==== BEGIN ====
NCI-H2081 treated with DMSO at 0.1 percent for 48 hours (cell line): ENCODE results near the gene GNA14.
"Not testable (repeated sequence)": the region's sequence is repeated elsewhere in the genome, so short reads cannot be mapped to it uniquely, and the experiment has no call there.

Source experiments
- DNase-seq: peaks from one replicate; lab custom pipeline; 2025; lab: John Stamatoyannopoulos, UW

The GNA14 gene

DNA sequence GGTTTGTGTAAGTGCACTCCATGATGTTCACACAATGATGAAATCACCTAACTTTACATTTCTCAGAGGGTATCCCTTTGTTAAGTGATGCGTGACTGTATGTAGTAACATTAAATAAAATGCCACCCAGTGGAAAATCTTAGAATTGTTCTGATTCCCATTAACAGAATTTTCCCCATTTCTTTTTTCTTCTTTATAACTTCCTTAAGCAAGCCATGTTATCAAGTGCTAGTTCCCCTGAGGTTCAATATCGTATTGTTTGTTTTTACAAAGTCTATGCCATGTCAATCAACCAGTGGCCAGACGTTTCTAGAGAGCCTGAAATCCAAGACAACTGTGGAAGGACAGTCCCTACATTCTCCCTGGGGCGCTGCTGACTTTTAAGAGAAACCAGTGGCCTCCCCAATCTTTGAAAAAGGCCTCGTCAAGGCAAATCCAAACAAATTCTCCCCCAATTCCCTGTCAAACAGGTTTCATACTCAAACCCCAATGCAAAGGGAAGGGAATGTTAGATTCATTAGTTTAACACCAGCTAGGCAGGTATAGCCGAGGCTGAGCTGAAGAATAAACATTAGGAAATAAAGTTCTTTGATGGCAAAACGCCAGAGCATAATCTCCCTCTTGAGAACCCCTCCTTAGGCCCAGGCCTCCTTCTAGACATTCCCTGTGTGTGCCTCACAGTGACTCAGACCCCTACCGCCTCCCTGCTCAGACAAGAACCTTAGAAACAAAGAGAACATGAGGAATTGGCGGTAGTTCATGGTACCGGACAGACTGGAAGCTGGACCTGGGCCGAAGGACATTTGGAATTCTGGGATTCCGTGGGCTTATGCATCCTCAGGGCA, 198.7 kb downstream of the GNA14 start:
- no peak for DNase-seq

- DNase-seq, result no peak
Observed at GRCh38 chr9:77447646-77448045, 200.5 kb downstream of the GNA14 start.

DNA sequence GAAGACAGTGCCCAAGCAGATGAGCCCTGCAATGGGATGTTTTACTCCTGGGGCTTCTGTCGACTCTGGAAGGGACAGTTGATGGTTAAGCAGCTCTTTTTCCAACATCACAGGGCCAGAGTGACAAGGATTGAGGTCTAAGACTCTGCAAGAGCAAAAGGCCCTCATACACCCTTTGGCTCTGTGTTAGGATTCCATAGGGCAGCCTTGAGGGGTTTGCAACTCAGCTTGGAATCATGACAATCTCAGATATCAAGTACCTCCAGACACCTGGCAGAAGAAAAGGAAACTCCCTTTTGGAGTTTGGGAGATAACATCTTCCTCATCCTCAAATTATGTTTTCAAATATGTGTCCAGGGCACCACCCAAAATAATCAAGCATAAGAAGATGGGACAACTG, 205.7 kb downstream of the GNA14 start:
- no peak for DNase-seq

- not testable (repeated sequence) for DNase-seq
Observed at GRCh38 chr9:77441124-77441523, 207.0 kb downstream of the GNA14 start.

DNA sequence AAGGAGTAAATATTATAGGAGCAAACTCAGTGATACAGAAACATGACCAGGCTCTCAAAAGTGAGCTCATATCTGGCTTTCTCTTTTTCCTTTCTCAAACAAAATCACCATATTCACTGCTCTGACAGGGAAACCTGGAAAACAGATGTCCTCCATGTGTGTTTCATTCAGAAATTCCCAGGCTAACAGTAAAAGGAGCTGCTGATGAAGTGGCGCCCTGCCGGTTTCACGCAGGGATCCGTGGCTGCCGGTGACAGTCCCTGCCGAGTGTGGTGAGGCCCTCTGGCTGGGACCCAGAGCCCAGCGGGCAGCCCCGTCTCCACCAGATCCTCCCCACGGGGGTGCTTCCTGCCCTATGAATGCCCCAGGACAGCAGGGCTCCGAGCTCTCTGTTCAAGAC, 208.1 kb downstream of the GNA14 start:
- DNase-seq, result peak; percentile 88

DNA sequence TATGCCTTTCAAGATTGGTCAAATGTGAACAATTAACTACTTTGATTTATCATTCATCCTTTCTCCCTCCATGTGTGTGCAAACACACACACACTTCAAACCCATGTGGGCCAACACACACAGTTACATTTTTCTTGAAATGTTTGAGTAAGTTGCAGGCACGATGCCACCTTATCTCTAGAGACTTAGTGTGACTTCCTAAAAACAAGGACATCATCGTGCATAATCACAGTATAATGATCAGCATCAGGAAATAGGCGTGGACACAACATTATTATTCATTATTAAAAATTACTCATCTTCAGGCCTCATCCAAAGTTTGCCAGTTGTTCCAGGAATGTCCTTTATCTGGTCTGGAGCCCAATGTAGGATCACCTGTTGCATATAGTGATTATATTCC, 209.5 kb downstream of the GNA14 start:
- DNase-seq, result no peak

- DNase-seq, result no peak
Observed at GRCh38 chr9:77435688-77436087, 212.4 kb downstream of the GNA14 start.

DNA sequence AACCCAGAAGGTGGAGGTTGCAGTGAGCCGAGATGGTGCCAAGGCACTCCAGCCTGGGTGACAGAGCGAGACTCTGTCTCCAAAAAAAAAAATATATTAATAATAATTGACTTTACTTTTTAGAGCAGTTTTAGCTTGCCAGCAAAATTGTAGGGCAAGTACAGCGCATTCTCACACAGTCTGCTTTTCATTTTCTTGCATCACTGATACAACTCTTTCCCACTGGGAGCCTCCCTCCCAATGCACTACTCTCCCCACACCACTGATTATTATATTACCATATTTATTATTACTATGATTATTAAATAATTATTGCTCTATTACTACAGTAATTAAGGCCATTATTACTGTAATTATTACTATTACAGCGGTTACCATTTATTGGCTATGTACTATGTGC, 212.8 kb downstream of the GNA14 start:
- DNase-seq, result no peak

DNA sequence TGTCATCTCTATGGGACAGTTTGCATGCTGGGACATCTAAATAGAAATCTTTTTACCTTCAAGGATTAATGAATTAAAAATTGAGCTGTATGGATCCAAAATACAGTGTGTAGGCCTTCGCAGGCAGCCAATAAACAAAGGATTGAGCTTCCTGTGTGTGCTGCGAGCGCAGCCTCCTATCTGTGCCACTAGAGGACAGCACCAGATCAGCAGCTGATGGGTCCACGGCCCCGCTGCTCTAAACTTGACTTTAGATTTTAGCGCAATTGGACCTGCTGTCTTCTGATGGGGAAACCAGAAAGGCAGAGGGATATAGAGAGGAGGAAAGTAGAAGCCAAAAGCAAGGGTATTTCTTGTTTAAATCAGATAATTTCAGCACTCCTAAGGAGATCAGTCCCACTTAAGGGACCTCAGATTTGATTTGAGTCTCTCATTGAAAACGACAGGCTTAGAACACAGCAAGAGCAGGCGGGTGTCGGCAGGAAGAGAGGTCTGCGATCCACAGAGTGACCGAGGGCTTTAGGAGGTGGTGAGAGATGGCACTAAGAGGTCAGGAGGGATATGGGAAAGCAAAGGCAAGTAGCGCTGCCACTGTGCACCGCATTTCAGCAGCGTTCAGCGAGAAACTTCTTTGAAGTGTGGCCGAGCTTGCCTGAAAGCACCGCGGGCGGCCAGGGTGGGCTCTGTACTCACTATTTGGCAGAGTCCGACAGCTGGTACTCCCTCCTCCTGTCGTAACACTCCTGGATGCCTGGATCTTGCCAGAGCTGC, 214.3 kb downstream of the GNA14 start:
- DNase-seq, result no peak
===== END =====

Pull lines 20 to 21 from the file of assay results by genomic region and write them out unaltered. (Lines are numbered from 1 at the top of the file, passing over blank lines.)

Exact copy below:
DNA sequence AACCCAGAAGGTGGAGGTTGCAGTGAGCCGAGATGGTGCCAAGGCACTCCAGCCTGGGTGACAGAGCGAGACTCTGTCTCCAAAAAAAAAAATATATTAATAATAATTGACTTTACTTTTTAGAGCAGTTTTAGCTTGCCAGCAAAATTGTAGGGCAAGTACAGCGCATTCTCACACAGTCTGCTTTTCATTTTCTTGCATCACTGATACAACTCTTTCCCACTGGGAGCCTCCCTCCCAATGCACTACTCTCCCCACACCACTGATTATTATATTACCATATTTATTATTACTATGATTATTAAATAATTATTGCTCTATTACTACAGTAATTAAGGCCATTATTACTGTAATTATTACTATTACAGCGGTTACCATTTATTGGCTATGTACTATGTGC, 212.8 kb downstream of the GNA14 start:
- DNase-seq, result no peak